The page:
Introduction by Derrick Peterson
John Ruskin's heart was troubled. A true man of letters, he would turn around to write works on architecture before the ink on his latest ornithology essay would even be dry. Or perhaps that as-yet-undried ink would be a treatise on political economy, literature, education, or even botany. But here now at this latest topic of his interest, he stopped cold. Reading the current findings in geology, a chill ran down his back as his mind plunged into the seemingly endless depths of history. So silent for so long, the rocks were crying out--but Ruskin feared they were not declaring Jesus Christ as Lord, as the Gospel of St. Luke prophesied (17:40). Instead, they may even renounce him.
A realist by nature, Ruskin had recently written his famous first volume of Modern Painters (1843) in which he argued that the purpose of the artist was "truth to nature." And yet, when he turned to Genesis, how could Moses be said to fit Ruskin's ideal? The universe in the Bible as Ruskin read it could hardly be more than a few thousand years old. But the geologists were translating this strange new language of the stones, only to find they spoke a much more ancient tongue.
And so as Ruskin read his bible, he was haunted by hammers digging into the deep edges of time. "[My] faith, which was never strong, is being beaten into mere gold leaf, and flutters in weak rags from the letter of its old forms," he said. "If only the geologists would let me alone, I could do very well, but those dreadful hammers! I hear the clink of them at the end of every cadence of the Bible verse."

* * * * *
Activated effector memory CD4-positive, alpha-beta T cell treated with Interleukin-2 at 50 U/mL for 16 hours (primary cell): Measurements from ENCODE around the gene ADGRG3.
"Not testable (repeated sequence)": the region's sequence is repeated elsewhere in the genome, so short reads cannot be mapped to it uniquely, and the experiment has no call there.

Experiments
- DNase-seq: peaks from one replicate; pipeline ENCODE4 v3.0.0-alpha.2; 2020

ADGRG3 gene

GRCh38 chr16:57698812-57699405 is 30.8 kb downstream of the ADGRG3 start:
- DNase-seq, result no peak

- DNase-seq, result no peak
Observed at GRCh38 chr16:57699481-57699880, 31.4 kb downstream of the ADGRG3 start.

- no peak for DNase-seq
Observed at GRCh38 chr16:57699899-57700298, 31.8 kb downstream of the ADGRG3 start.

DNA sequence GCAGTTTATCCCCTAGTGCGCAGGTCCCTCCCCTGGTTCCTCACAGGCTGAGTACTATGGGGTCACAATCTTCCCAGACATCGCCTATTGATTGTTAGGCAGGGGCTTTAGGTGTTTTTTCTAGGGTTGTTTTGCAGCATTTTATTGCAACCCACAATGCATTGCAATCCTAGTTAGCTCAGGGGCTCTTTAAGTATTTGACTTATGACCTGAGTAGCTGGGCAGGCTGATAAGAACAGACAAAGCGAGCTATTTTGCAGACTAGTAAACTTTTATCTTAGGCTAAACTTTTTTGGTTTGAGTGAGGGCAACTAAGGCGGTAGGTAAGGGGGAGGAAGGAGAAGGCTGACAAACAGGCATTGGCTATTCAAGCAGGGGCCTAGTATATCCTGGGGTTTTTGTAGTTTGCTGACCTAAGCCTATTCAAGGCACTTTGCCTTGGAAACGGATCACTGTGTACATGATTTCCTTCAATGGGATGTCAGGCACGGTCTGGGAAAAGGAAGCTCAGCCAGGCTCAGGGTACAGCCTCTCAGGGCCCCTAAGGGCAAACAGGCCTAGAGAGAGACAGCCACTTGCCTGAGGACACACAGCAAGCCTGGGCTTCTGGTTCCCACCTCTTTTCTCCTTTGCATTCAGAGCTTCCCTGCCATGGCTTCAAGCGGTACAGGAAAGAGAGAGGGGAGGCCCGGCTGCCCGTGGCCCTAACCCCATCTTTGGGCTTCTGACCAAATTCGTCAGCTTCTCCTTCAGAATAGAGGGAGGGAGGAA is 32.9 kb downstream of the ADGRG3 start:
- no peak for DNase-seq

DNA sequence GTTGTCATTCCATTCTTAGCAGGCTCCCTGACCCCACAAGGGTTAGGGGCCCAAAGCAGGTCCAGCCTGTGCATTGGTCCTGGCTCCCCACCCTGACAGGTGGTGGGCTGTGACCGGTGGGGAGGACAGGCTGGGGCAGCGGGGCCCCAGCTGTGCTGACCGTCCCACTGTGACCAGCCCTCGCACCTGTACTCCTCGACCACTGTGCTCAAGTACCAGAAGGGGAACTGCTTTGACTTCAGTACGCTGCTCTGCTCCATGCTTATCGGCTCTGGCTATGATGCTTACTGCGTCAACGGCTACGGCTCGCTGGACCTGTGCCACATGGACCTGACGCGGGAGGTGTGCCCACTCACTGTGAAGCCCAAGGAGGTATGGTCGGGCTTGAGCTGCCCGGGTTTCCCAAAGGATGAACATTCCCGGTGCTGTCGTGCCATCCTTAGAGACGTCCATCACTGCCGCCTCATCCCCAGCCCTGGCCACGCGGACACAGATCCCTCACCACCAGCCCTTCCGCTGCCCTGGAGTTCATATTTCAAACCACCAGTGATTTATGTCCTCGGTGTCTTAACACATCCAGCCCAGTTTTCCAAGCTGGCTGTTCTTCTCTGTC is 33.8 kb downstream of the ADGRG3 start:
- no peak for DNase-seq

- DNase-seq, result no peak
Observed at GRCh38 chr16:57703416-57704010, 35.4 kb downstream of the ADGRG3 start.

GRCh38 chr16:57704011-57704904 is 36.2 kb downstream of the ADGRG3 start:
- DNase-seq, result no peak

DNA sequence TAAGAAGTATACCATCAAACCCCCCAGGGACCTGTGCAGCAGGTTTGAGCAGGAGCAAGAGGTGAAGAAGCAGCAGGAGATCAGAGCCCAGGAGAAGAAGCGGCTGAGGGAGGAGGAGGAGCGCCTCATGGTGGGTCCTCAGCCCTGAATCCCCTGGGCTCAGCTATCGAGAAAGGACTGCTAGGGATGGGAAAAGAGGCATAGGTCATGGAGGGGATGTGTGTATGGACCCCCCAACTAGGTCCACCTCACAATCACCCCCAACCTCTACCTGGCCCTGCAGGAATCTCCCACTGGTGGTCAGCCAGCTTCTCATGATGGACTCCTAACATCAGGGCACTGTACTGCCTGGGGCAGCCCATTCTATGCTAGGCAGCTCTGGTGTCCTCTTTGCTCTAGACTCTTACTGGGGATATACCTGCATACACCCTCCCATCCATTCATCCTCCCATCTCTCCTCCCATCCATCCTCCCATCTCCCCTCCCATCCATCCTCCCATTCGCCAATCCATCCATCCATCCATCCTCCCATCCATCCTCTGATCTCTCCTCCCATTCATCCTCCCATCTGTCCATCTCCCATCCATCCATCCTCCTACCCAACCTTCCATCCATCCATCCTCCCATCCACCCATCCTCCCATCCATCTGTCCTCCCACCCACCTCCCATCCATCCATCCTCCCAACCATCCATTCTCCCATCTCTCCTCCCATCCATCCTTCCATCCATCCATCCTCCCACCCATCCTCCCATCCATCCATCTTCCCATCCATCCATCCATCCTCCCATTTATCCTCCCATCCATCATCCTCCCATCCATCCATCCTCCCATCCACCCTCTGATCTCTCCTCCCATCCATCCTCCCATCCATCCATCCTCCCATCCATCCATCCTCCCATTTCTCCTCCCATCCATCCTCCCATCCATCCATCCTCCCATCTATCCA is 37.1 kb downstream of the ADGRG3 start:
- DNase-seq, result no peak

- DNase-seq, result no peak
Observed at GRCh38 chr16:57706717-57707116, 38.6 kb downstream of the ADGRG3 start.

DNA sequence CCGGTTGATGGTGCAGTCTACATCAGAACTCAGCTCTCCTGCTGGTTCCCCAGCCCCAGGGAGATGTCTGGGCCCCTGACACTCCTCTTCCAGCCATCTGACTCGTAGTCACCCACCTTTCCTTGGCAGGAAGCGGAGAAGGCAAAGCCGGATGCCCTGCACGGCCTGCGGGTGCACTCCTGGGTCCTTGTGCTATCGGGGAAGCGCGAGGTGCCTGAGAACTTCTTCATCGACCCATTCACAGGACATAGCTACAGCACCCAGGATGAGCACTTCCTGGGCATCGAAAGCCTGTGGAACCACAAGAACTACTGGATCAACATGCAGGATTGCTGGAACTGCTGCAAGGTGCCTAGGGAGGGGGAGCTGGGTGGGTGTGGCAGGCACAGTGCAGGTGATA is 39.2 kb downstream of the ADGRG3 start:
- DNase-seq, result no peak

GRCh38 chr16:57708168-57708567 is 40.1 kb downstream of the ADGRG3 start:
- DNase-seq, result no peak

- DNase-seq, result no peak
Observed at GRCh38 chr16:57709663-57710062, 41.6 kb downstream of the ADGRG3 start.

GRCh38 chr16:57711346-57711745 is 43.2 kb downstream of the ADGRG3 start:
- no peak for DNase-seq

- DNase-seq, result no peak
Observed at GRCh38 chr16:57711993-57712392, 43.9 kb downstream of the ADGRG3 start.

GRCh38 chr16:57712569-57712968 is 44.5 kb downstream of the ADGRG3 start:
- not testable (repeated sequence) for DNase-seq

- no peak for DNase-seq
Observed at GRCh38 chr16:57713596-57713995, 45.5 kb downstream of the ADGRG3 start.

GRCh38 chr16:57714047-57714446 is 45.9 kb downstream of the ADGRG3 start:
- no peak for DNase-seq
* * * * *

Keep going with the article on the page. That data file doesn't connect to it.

Ruskin, of course, has not been alone. But do geologists' hammers really pick away at scripture? Perhaps Ruskin's concerns were not that of Moses? In fact, if Moses had hammers in mind, it was undoubtedly only those that might have been used as slaves in Egypt. But, like Ruskin, our fears and concerns can often hang upon the text of the Bible, giving a different weight to the words than was ever intended.
That we bring to bear on the text our own baggage was the purpose of a recent presentation given to New Wine by Dr. Rebekah Josberger. To open her talk, she read the first chapter of Genesis. As she finished, she gave each of us an opportunity to draw what we envisioned after hearing the creation account. What was fascinating was how each of us produced a different image from one another--and how each image differed again from what the writer of the text would themselves draw, given the chance.
And so comes the crucial question: What does it mean to be faithful to the text? What does it mean to read the text literally? We all bring contemporary images and pictures to the text--this is both unavoidable and often necessary. But it can be distorting as well, as we assume too easily that the authors in far away times and contexts shared the same concerns we do.
We invite you to listen to the presentation, and reflect on what it means to read Genesis--and the Bible as a whole--faithfully.
Ruskin's hammers may not be so loud after all.